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I Completely Changed My Major (TWICE) and Lived to Tell the Tale

It might seem like picking a major is the single most important decision you will make in your entire life. That as soon as you get to college, a man in a big top hat with an even bigger clipboard will ask you what your major is, and no matter what you say, they’ll write that down and it’ll be your future. That you could accidentally end up majoring in “Uh, Sorry, What” with a minor in “Please Repeat the Question.”

I’m here to tell you that you don’t have to fear! I once saw a statistic that said most college students switch their major an average of three times. I’m not quite that much of an over-achiever, but I did switch my major twice and live to tell the tale. A tale I will tell right now.

As soon as I started my freshman year, I already had it in my head that I wanted to transfer to my college’s art school for acting. I took whichever acting classes I was able to take while I practiced my two monologues I would need for the audition to get into the program. I declared myself a Cinema Studies major in the meantime, maybe because it seemed similar enough, or maybe because I just wanted the chance to watch movies for class.

Eventually, my audition date came around, and I GOT IN.

And almost immediately realized I had made a mistake.

I had been so certain I wanted to transfer to the acting program that I hadn’t taken the time to talk to anyone else in it to find out if it would be a good fit for me. Right before I got accepted to the acting program, I’d learned about the television writing program, which seemed like it might have been a better match for me. But I’d thought oh well, already switched majors and defs can’t again. Guess I’m locked in for life.

When I first started trying to transfer into the acting program, they told me that it was a conservatory, which meant I would be spending three days a week, nine to six, in various acting classes with the other two days for my other classes. They asked if I would be okay with that. I said I would be. I was not.

I found the acting program totally draining. I got along well enough with other students, but I did not “click” with the teachers. There wasn’t much of what you would consider “acting” going on. In one class, we would try and tap into different “primal states” by rolling around on the ground. For another class, we had to try and recreate our bedrooms in the conservatory and pretend to sleep, and then another student would try to steal one of the objects we brought in without “waking” us.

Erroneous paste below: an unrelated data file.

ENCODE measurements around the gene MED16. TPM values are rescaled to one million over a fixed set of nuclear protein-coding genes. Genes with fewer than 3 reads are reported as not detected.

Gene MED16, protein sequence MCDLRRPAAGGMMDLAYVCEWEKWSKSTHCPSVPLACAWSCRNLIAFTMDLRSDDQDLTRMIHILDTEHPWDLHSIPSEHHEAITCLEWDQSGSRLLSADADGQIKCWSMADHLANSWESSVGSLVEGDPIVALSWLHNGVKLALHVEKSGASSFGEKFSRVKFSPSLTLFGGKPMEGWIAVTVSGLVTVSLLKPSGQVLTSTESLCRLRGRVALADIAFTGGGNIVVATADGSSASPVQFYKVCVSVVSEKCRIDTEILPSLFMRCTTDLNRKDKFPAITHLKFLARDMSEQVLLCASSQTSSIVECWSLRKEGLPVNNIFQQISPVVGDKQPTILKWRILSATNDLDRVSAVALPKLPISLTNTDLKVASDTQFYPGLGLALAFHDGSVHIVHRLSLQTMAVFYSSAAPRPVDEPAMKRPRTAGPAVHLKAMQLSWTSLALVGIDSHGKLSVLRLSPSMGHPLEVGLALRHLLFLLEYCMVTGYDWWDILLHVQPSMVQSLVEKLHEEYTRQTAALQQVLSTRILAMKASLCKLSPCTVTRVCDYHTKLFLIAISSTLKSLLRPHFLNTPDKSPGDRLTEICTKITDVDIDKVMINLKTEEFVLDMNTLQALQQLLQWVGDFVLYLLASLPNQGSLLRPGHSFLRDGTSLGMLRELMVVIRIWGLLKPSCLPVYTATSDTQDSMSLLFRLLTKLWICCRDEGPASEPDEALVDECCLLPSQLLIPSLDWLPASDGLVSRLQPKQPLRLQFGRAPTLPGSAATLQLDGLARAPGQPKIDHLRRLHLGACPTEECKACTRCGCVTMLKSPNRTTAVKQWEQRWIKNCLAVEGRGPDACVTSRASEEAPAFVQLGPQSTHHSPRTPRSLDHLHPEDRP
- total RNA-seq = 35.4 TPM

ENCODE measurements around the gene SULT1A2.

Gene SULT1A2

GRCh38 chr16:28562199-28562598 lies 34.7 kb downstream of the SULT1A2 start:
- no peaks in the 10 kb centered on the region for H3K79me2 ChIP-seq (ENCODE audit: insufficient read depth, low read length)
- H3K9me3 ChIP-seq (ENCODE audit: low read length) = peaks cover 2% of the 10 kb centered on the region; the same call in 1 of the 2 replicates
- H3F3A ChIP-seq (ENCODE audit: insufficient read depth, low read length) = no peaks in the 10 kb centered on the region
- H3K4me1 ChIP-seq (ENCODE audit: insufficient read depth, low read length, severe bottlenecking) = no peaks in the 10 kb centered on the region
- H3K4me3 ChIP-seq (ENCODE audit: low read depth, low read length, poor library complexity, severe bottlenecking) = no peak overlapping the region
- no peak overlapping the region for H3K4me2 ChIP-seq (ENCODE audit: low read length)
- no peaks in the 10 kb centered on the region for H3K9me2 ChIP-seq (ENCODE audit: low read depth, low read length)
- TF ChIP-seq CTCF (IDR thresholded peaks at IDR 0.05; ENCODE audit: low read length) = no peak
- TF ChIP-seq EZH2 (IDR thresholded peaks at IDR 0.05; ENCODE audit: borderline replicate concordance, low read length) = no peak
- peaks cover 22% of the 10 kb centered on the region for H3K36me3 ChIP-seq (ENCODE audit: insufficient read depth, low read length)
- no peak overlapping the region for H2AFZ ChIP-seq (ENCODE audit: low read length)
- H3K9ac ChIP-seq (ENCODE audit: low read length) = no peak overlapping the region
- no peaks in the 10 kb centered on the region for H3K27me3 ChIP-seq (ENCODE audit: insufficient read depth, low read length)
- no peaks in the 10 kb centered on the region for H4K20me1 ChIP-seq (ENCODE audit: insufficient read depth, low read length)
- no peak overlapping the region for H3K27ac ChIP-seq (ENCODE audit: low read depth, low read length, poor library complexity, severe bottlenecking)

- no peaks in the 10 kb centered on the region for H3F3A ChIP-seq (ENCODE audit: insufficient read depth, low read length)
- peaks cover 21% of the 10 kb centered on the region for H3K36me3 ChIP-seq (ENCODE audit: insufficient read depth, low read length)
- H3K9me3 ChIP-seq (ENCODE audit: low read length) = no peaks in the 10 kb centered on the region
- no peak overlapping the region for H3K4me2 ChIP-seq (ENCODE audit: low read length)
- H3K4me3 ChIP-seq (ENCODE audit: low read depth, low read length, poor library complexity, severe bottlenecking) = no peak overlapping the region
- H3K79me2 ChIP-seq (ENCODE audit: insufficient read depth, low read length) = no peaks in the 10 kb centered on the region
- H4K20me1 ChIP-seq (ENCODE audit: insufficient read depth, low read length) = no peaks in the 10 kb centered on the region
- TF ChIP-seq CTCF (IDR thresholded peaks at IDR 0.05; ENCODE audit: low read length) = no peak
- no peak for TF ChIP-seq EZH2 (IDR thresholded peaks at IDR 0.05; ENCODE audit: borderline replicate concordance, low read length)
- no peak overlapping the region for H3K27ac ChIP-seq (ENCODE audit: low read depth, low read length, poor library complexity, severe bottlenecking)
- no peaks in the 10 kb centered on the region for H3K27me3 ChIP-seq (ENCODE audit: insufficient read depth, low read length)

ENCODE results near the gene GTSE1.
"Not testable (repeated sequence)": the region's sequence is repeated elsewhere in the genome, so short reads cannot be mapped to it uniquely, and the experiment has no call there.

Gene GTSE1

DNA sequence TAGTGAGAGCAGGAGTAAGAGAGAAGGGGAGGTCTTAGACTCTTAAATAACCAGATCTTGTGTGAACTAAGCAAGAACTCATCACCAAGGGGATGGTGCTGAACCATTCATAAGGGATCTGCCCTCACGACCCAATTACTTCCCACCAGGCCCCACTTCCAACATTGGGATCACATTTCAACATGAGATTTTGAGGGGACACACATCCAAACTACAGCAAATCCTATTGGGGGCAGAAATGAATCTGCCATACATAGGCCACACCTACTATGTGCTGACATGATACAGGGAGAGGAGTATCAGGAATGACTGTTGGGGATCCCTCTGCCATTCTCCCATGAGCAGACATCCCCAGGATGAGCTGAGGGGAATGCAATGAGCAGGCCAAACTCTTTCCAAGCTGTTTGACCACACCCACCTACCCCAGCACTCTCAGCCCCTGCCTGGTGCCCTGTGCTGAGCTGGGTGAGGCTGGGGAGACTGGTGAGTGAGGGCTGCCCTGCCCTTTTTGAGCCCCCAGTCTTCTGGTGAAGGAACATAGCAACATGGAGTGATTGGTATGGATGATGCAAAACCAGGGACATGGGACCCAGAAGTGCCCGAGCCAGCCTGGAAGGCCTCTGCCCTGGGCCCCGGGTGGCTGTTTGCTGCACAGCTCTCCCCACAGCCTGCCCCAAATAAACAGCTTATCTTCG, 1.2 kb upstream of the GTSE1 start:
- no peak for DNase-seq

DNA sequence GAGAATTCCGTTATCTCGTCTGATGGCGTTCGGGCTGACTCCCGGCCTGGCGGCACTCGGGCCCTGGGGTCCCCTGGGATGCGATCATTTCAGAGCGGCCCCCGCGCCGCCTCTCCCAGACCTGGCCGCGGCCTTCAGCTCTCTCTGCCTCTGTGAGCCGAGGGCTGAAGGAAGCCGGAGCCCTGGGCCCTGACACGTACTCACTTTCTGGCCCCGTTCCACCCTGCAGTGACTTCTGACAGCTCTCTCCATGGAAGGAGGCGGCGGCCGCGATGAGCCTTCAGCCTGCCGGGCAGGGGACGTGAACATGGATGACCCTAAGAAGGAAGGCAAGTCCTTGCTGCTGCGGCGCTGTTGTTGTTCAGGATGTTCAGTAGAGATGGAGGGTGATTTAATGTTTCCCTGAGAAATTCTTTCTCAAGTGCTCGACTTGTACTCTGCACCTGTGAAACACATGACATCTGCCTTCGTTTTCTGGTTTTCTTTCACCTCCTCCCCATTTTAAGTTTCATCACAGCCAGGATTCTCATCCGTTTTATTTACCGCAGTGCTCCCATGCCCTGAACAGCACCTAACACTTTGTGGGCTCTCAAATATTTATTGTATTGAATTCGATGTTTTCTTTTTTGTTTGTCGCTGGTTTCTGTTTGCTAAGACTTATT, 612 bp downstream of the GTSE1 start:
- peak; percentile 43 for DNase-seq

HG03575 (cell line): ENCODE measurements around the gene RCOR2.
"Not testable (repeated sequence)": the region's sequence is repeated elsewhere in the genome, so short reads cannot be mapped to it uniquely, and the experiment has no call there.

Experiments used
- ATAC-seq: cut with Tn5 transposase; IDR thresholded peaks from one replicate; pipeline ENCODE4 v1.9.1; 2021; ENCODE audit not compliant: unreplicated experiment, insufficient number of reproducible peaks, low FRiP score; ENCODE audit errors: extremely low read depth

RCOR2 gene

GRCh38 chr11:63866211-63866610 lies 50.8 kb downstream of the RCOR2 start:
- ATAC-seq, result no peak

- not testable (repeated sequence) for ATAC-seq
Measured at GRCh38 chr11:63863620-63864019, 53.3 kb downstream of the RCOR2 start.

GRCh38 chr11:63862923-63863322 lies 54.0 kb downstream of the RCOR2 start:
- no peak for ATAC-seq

You could probably determine my feelings towards those activities by the amount of scare quotes I used in that last paragraph.

The more the other students seemed to enjoy it, the more I realized it wasn’t for me. I hated my classes and I barely had any free time outside of them. I felt trapped, like I had made one wrong, rash decision, and now my life was ruined. I remember sitting outside, eating a bagel after class when I broke down and started crying. And then because I was crying, I started choking on the bagel. And then because I was crying and choking on the bagel, I started laughing because that seemed pretty funny.

I learned more about the television writing program and realized it was perfect for me. I would use a TV pilot script I had written to submit to the program, and if I didn’t get in, I would just transfer back into the Cinema Studies program.

Long story short, I got accepted into the television writing program and the rest of my academic experience was AMAZING. That is, until they messed up my credits and I had to spend my last semester bothering them until they fixed it so I could graduate. But that’s a story for a different personal essay!

I know now that even if I hadn’t gotten into the television writing program, things would have turned out alright. It’s easy to feel like choosing your major is the most important thing in the world, but unless it’s a specific major you need for grad school, there’s a LOT of other stuff you can do to help build up your resume for whatever career you intend to pursue. Study what you find engaging, and know that you can always switch it up.

Have you switched your major? How’d it go?